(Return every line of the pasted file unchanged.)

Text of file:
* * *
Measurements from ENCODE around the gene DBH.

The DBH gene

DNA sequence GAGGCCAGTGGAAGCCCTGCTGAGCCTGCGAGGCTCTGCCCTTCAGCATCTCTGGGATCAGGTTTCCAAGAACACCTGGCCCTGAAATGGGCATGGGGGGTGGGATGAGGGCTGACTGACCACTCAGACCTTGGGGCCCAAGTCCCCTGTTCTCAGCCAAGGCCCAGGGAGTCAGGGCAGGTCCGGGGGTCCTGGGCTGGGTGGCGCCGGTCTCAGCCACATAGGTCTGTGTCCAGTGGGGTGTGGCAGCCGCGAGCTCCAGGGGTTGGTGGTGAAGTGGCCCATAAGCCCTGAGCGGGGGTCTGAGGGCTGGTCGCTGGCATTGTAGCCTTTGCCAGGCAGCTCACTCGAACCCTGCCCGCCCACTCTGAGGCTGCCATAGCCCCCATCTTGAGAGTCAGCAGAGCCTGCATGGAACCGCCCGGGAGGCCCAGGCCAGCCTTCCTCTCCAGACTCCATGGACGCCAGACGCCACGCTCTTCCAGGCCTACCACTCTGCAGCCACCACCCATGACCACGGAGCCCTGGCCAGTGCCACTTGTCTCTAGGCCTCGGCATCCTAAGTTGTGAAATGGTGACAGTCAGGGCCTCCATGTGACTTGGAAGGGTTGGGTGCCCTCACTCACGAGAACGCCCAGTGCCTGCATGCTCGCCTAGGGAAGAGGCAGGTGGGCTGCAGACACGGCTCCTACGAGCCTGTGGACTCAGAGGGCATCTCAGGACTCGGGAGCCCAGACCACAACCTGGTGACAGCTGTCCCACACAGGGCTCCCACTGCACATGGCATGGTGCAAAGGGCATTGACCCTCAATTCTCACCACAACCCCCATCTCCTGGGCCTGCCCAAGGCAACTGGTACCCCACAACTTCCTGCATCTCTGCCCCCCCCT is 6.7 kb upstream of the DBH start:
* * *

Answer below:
Measurements from ENCODE around the gene DBH.

The DBH gene

DNA sequence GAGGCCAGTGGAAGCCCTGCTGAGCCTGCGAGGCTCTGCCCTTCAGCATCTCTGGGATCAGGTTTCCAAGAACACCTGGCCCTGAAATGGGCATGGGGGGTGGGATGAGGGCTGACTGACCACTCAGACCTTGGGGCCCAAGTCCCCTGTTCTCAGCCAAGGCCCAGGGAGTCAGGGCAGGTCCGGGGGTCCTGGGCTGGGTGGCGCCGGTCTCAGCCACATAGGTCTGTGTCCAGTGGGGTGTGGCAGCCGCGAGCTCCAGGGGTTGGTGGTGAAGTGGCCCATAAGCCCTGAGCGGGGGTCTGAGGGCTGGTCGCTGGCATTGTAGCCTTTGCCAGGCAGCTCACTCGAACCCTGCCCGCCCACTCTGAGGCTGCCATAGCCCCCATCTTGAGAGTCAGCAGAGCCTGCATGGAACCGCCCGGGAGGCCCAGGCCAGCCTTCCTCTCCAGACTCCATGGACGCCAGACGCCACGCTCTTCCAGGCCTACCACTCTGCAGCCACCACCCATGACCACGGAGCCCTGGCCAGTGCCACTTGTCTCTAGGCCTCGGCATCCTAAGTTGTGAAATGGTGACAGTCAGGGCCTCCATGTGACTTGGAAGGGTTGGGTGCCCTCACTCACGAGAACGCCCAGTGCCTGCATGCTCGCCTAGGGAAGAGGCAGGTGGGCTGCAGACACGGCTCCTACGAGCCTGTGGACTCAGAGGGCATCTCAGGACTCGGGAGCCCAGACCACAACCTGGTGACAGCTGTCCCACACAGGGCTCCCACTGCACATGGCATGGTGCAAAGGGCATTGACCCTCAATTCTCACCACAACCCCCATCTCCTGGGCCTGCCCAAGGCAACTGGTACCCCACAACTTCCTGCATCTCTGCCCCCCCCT is 6.7 kb upstream of the DBH start: